Characters in TV shows have a shelf life. Most main characters get to make it to the finale, but your average red-shirt or Cousin Joey might not make it to the end credits. By now we’ve grown so used to certain patterns in character death we’re starting to mock it.
Horror films – slashers especially – have become so predictable that even those few directors trying to hang a lampshade on the death-progression have started to be a cliché. Gone are the days of the black guy dying first, in fact he was the last man standing in Deep Blue Sea, a film famous for breaking kill-patterns by eating the biggest star early on… and actually that was Samuel L. Jackson so scrap the first point. Even the love interest ended up dead, which is becoming increasingly common these days, films like Drag me to Hell, and Cabin in the Woods often fatally separate partners.
The death of a character can… and really should be a pivotal moment in a show, a chance for the whole cast to explore depths of emotion, and for the entire dynamic to shift. Take 8 Simple Rules as an example, a very solid family-sitcom with enough drama to keep it interesting that sadly lots the main actor and father John Ritter, and not through choice. The show persevered with a couple of new cast members and an adjustment period which must be praised for its’ sensitivity of a difficult subject considering the genre. Afterwards, while 8 Simple Rules managed to stay funny and of decent quality, it was definitely changed, and still raised moments of dealing with grief, made all the more genuine for the actual loss of the actor.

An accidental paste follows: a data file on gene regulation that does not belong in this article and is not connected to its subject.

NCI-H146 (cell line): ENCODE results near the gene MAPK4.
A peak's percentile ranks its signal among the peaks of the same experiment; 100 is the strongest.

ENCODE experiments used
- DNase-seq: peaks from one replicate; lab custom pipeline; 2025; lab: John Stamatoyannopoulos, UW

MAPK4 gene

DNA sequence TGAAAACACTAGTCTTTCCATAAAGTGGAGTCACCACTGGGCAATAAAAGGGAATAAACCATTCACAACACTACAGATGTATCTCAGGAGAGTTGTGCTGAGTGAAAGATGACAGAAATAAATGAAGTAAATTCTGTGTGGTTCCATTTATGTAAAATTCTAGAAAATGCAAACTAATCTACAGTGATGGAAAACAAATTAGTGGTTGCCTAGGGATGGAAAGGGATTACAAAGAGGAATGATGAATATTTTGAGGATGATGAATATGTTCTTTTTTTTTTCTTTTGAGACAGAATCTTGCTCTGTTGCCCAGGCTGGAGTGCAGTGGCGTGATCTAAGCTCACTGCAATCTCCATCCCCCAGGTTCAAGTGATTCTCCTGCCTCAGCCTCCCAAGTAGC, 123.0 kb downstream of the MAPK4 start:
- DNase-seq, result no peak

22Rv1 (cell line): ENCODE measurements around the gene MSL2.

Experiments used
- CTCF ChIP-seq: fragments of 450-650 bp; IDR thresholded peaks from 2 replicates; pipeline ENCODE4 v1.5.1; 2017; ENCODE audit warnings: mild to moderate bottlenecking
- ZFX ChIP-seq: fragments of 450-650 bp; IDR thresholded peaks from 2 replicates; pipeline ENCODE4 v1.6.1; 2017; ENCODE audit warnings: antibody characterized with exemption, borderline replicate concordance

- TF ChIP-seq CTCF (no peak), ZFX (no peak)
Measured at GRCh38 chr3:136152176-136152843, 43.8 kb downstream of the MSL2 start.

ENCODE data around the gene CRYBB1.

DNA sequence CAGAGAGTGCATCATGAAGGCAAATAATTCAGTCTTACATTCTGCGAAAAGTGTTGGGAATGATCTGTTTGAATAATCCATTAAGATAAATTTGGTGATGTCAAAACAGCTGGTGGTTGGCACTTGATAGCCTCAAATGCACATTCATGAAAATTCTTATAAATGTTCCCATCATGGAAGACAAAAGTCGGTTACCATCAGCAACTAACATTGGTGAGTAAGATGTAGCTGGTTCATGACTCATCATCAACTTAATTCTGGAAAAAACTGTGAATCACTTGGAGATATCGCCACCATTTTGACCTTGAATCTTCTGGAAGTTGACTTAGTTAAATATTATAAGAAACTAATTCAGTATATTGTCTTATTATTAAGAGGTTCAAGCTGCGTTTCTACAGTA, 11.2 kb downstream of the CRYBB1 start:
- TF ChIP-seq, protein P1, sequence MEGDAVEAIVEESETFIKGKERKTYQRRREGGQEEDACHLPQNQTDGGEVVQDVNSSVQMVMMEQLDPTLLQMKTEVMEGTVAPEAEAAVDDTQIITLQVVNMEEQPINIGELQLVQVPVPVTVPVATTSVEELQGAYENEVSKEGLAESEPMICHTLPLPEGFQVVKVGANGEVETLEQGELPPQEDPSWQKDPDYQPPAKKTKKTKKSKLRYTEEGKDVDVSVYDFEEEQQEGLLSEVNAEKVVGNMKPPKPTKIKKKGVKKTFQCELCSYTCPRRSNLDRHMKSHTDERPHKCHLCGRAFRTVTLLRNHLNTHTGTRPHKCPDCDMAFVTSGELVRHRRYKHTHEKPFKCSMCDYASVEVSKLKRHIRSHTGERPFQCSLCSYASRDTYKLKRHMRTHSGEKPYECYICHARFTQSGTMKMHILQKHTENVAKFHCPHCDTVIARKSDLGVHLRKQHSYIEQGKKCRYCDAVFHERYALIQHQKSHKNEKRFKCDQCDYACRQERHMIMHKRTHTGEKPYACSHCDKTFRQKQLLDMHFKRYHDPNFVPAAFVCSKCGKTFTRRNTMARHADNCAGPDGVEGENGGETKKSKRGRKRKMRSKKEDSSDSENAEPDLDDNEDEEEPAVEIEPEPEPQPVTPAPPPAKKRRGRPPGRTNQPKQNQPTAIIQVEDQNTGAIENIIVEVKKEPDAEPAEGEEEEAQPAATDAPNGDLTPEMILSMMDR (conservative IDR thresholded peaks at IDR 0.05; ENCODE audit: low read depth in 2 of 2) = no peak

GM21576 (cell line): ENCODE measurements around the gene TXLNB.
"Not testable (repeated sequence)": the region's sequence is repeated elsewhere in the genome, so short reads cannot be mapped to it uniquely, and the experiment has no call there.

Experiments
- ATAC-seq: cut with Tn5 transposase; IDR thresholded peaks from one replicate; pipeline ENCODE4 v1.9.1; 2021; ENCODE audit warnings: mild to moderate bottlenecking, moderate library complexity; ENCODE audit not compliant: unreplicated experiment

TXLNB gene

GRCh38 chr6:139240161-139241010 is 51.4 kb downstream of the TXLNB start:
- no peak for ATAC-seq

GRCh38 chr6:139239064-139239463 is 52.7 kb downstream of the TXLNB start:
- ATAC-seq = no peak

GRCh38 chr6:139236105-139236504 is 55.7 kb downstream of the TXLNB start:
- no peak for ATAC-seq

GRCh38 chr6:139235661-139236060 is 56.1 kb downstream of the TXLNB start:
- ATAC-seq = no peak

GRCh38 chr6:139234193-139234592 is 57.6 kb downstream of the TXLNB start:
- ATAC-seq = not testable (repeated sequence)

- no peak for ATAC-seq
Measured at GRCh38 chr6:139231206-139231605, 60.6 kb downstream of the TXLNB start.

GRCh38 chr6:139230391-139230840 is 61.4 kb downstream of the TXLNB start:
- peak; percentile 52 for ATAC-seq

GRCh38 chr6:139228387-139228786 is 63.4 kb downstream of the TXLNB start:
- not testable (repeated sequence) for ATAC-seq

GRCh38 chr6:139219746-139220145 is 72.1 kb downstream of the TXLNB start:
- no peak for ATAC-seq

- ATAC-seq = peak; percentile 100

Perhaps the worst death pattern is the immortal protagonist, the character who just can’t seem to stay dead, no matter how often their killed, like a boomerang with a theme tune… or a DC character. Lazarus pits, ancient mystics or perhaps some other cunning means, like implanting the personality of a character into the body of a shapeshifting murderer until the murderous personality is suppressed, and just pretending like everything’s normal. Points to anyone who gets that one. The problem with immortal protagonists is that people start to actually want them dead for good, and it never seems to happen.
Without question, the show that has managed/is managing to shock and harrow its audience with death the most must be Game of Thrones (accepting all arguments for other shows in the comments and Facebook). Main characters die more frequently than is entirely normal, and the deaths often come out of nowhere and are as dirty and ignoble as reality permits. Always worth making sure your character dies on screen though, if you didn’t see it then it’s only a maybe.
Death should be a big deal because death is a big deal! Game of Thrones was initially fantastic at presenting death in such a way that it was unpleasant, shocking, and pointless but now we sit on needles whenever we grow to like a character, becoming just as predictable as any slasher, but this time the man behind the mask is George R.R. Martin. Have we become numbed to death? Or are we still able to feel for the death of a character and not point and say “saw that one coming”?